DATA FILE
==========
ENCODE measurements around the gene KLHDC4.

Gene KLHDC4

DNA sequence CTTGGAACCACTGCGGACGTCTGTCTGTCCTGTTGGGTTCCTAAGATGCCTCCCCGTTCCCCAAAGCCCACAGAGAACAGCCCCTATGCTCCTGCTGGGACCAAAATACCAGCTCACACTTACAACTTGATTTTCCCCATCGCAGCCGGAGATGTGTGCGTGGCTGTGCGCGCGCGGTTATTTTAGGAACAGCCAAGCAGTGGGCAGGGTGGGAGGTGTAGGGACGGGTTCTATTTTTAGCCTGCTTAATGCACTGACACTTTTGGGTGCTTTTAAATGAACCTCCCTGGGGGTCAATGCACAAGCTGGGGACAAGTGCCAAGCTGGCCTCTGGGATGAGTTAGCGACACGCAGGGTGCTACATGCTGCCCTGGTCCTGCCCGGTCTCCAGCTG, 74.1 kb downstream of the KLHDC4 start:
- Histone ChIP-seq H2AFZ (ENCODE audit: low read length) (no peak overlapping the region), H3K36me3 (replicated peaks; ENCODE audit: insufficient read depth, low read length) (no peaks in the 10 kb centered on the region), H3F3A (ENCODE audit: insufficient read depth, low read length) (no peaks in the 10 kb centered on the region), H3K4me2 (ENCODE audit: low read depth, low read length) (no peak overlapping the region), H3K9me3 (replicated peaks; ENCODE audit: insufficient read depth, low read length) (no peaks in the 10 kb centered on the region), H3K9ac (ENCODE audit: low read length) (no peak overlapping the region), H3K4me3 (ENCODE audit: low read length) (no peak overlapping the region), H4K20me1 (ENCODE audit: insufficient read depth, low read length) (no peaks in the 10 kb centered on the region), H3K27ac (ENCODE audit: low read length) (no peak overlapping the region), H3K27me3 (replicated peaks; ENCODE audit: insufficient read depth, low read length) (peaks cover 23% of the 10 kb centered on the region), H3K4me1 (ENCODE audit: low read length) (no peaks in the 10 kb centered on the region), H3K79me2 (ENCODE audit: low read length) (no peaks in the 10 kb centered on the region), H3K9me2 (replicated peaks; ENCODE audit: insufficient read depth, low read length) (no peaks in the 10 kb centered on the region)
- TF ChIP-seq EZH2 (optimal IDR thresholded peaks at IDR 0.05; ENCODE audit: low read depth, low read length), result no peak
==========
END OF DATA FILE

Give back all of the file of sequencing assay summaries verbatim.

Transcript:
ENCODE measurements around the gene KLHDC4.

Gene KLHDC4

DNA sequence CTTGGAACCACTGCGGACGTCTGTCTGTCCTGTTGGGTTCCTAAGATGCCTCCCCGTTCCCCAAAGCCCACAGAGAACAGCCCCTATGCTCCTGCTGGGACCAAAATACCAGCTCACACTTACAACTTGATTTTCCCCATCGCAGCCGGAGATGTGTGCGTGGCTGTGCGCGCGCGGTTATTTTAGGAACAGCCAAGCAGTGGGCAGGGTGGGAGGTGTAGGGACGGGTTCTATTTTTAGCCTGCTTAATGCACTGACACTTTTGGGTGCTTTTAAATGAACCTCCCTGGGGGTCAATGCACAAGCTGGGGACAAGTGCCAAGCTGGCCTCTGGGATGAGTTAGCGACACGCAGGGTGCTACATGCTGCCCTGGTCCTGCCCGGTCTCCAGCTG, 74.1 kb downstream of the KLHDC4 start:
- Histone ChIP-seq H2AFZ (ENCODE audit: low read length) (no peak overlapping the region), H3K36me3 (replicated peaks; ENCODE audit: insufficient read depth, low read length) (no peaks in the 10 kb centered on the region), H3F3A (ENCODE audit: insufficient read depth, low read length) (no peaks in the 10 kb centered on the region), H3K4me2 (ENCODE audit: low read depth, low read length) (no peak overlapping the region), H3K9me3 (replicated peaks; ENCODE audit: insufficient read depth, low read length) (no peaks in the 10 kb centered on the region), H3K9ac (ENCODE audit: low read length) (no peak overlapping the region), H3K4me3 (ENCODE audit: low read length) (no peak overlapping the region), H4K20me1 (ENCODE audit: insufficient read depth, low read length) (no peaks in the 10 kb centered on the region), H3K27ac (ENCODE audit: low read length) (no peak overlapping the region), H3K27me3 (replicated peaks; ENCODE audit: insufficient read depth, low read length) (peaks cover 23% of the 10 kb centered on the region), H3K4me1 (ENCODE audit: low read length) (no peaks in the 10 kb centered on the region), H3K79me2 (ENCODE audit: low read length) (no peaks in the 10 kb centered on the region), H3K9me2 (replicated peaks; ENCODE audit: insufficient read depth, low read length) (no peaks in the 10 kb centered on the region)
- TF ChIP-seq EZH2 (optimal IDR thresholded peaks at IDR 0.05; ENCODE audit: low read depth, low read length), result no peak